Do also note where it came from. I got “/dev/sddx” but you might get /dev/sda or /dev/sdc or who knows. This matters a LOT as that is the target for your image. So, in my case, I’d use /dev/sdd as my target. Notice I’m not using the “1” or any other number. No partition numbers need apply, You are using the whole card.
So once it is unmounted, for sure, and you know the device name, for sure, issue the command:
dd bs=10M of=/dev/sdx if=/path/to/image/devuan_jessie_1.0.0_armhf_raspi2.img
It is rare, but some systems may not like the 10 Meg block size. If so, you can leave that out, or just make it some other number like 1M. Bigger is more efficient, until it doesn’t work ;-) You will also change the ‘x’ in that device name to the letter you got on your system for the SD card. DO NOT GET THAT WRONG as the target device will be overwritten and obliterated. Not a big deal if you followed the guidance to make a “one off” build box with a new or disposable system; but a very big deal if you do this on Your Only Office System…
This stuffs a Devuan Image onto the chip and you are now “good to go”. ALMOST.
Devuan does NOT (yet) grow the root file system to fill the SD card at boot time. So you have a 1.9 GB or so system on your chip. In my case, I used a 64 GB micro-SD card. That left about 60 GB unused and unusable. I discovered this when attempting to update and add programs to the system and ran out of disk…
There are many line commands to grow that file system. I find it MUCH easier to just use “GParted” on Debian / Devuan / Other Linux. It is the Graphical Partition Editor that lives under “preferences” in the menu of Debian for God Only Knows what reason. IF it isn’t there, do an “apt-get install gparted” to get it. Launch it. It takes a while to fondle all the disks (another reason to use a one-off bootstrap build box without disks) and present the images of partitions. The SD card ought to be the last one listed and have an ext4 partition of about 1.8 GB, and then the rest of the chip marked ‘unused’. Select the ext4 partition,
On the Pi, your working operating system has names for partitions like mmcbblk0p2 while the SD card ought to be named something like /dev/sda2. (sda1 ought to be type FAT and has the boot bits). Just right click on the ext4 partition, select resize/move from the dropdown, and set the empty bytes in “freespace following” to zero. You may need to click the cursor into another one of the size fields after typing so it updates the fields. Then click on the resize/move button. You might think you were done, but no. NOW you have to tell it to really do what you have queued up… A little ‘right arrow’ button up top turns green. Click it to actually do the resize. This can take a while to complete. When it is done, exit.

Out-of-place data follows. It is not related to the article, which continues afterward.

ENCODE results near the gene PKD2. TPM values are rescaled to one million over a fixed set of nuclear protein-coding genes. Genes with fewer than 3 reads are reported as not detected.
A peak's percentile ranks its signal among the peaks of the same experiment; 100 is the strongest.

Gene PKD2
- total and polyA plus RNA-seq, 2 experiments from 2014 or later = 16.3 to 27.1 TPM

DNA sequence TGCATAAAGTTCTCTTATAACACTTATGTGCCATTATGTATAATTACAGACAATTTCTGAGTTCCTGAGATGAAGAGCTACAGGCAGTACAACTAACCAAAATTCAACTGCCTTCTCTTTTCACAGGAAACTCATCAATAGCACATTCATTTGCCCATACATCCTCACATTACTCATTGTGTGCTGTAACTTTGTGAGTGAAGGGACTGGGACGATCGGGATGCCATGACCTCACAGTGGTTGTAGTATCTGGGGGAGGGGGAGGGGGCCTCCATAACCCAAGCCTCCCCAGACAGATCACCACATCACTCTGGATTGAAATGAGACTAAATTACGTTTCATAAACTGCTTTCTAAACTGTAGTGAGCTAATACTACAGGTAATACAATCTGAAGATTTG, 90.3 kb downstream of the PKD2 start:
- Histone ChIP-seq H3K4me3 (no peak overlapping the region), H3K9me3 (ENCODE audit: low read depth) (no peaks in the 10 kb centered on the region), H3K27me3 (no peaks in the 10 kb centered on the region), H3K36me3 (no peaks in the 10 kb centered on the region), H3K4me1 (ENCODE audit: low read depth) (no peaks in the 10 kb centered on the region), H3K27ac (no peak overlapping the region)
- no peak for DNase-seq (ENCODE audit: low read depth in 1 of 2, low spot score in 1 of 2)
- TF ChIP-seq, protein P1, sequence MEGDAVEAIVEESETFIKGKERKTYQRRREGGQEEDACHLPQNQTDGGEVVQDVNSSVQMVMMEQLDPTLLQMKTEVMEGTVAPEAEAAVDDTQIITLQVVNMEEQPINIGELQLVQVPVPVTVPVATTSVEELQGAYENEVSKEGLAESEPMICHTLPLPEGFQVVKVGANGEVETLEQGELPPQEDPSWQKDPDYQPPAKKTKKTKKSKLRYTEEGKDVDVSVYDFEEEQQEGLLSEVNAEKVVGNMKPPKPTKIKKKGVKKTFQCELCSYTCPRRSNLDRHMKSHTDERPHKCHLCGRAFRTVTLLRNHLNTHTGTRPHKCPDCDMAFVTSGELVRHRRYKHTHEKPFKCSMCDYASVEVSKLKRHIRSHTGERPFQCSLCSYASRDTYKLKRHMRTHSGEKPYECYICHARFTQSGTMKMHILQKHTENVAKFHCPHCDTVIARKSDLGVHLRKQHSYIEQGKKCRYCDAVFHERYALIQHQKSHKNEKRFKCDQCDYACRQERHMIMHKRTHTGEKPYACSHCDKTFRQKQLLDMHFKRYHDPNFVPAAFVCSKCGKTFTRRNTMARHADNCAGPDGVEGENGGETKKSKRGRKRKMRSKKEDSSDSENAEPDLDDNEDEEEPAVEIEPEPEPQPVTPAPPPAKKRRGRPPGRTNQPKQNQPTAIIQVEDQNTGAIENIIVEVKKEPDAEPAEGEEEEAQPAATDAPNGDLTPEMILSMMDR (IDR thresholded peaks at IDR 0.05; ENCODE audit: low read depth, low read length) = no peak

You can now mount that partition onto a Linux box (so I like using a Pi to do all this…) and I have an entry in my /etc/fstab file just for SD cards:
# The SD Card Generic <<<<<<<<<>>>>>>>>> # #LABEL=SD_ms /SD/ms vfat rw,suid,dev,exec,noauto,async,noatime 0 0 #LABEL=SD_swap swap swap sw,pri=10 0 0 LABEL=SD_builder /SD/ext ext4 rw,suid,dev,exec,noauto,async,noatime 0 0
I make a directory /SD, and two sub directories /SD/ms and /SD/ext as mount points. Then I can mount the FAT partition, or the ext partition, as desired. Note I have the FAT partition commented out. Notice too that I added “labels” to those partitions when in GParted. It makes things much easier. There’s a “label” option in the menues. IF you chose to make a swap partition, then I’ve allowed for that in the fstab entry too. So mount the ext file system:
and now you can put things in it that you will use later to finish the system build. Like a copy of the “Build Builder” script down below, or any particular configuration files you already know you want. Like /etc/network/interfaces or /etc/fstab copies. I made a directory Systems_Archive and put the stuff in there:
cd /SD/ext mkdir Systems_Archives cp /My/Home/Dir/Build_Builder Systems_Archive cp /pristine/directory/devuan_jessie_1.0.0_armhf_raspi2.img Systems_Archive
Now, at this point, you have a clean, new, from the factory Devuan Image on a fully available SD card. You have your build script, your pristine binary image, and any other stuff you might want for configuration on it. Shut down and put this chip into your PI, boot it up. You will be met with a blank black screen and a login prompt. The root account has the default password of “toor”, so log in.
I immediately do two things. Change the root password with the passwd command, and “apt-get install file” as the “file” command lets you inspect disk partitions to know what’s on them before you do anything with them, like attempt to mount them.
root@Headend:/SD/ext/Systems_Archive# file /dev/sdd2 /dev/sdd2: block special (8/50) root@Headend:/SD/ext/Systems_Archive# file -s /dev/sdd2 /dev/sdd2: Linux rev 1.0 ext4 filesystem data, UUID=01879285-fe5f-429d-8edf-63494a0563cc, volume name "SD_builder" (needs journal recovery) (extents) (large files) (huge files) root@Headend:/SD/ext/Systems_Archive#
You can see that using the -s option is the one you want. Here you also see how that Lable can be handy. It declares itself to be the “SD_builder” partition…
Ok, You have booted up, changed the password, and have in place a copy of the pristine image file and the build script. Next you run that build script to put all the other software you want in this running copy of the system in place on it. Like a windows environment. I used LXDE. So really it’s just “run the script, answer some questions about things like keyboard type, and reboot”, then you get your graphical login.